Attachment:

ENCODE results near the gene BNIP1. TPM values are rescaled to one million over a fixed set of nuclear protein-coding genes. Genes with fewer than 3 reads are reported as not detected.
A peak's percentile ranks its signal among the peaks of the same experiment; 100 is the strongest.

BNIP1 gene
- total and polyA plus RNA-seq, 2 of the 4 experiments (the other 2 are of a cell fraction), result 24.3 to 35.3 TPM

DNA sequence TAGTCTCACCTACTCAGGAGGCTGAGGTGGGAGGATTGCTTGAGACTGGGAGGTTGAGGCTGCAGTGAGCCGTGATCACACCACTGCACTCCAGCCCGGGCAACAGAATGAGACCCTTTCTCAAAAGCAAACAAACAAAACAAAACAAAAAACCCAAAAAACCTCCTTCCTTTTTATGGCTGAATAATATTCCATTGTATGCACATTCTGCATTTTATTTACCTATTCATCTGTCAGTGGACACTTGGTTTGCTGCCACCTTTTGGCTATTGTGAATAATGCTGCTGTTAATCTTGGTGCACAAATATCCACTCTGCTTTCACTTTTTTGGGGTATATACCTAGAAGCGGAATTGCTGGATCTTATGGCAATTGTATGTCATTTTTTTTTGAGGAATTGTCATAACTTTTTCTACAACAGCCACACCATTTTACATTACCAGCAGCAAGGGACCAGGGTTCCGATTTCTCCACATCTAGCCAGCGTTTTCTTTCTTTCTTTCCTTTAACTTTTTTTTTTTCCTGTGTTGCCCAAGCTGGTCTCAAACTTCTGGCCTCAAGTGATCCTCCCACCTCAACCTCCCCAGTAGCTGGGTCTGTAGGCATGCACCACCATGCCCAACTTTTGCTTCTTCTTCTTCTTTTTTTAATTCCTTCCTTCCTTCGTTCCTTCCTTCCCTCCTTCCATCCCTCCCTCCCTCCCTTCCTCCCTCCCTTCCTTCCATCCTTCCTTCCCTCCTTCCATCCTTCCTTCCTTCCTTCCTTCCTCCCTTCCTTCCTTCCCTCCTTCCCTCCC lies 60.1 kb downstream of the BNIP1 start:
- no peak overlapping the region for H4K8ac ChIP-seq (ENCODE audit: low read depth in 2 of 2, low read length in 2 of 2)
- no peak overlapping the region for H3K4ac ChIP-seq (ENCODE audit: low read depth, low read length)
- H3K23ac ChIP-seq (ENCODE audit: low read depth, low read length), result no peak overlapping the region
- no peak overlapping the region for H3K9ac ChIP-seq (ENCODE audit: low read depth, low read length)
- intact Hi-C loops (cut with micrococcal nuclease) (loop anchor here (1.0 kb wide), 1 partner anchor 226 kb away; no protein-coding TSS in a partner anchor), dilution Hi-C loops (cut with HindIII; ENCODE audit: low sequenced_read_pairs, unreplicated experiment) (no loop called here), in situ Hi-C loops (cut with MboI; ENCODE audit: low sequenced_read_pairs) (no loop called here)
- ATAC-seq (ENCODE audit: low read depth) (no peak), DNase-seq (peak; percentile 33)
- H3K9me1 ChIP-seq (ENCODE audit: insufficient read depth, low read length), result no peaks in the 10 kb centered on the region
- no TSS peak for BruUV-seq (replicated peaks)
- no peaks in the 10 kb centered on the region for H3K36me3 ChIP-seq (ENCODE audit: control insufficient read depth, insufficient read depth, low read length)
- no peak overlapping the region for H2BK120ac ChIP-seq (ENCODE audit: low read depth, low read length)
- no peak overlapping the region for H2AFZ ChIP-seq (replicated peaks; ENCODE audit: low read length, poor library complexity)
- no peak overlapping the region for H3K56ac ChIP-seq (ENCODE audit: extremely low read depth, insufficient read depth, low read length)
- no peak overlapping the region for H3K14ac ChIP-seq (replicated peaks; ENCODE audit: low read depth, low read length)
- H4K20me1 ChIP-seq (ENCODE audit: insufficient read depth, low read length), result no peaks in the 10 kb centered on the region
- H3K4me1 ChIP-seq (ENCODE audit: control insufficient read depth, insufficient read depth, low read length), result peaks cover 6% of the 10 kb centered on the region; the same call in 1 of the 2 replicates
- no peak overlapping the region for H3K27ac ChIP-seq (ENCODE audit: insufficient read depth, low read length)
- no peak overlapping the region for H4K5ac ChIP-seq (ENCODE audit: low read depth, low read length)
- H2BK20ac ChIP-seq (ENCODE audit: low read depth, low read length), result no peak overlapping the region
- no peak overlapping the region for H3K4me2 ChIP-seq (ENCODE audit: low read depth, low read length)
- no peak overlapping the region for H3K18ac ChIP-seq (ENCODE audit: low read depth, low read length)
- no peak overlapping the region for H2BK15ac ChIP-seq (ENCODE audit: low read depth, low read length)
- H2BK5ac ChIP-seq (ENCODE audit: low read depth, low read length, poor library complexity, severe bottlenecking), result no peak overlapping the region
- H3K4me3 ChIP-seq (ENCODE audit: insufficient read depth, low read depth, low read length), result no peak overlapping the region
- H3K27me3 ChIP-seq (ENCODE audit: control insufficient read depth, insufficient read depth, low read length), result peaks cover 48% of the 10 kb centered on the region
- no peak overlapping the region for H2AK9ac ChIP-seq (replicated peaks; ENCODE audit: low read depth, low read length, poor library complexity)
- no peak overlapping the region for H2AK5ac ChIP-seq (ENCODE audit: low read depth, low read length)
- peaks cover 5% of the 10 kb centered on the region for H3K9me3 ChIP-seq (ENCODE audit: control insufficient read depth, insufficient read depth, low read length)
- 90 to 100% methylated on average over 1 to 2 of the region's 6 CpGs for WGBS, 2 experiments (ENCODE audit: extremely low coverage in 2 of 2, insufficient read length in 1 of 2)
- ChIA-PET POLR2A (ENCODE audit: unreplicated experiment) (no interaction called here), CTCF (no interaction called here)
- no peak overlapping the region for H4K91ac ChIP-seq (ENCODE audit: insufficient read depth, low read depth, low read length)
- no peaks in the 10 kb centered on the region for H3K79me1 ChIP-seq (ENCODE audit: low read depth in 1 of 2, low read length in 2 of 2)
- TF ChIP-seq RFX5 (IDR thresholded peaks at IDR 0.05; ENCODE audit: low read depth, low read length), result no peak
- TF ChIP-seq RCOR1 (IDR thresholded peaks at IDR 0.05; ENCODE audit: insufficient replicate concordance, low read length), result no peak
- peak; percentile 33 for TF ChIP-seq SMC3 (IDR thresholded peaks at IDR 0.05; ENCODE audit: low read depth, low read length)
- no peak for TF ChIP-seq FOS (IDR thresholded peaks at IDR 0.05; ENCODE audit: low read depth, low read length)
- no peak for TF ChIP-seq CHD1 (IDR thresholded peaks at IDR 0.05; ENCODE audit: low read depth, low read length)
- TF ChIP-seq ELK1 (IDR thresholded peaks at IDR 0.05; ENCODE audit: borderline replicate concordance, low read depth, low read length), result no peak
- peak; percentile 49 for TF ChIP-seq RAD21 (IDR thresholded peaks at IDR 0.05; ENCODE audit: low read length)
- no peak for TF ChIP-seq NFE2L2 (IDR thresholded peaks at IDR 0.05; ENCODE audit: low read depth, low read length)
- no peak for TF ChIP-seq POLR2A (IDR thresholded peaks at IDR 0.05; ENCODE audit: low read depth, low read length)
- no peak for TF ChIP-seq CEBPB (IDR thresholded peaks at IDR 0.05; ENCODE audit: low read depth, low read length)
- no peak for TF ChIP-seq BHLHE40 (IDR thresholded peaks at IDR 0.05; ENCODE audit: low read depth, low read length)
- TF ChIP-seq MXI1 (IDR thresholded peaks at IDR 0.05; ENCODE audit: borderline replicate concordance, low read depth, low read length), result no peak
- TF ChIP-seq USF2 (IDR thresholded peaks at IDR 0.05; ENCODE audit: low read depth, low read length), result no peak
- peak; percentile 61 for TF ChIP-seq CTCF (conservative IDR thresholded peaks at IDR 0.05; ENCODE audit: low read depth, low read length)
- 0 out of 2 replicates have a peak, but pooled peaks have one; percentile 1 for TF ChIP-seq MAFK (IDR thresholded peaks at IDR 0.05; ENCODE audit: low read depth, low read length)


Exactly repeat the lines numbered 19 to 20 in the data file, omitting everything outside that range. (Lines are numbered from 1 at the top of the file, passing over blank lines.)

- H4K20me1 ChIP-seq (ENCODE audit: insufficient read depth, low read length), result no peaks in the 10 kb centered on the region
- H3K4me1 ChIP-seq (ENCODE audit: control insufficient read depth, insufficient read depth, low read length), result peaks cover 6% of the 10 kb centered on the region; the same call in 1 of the 2 replicates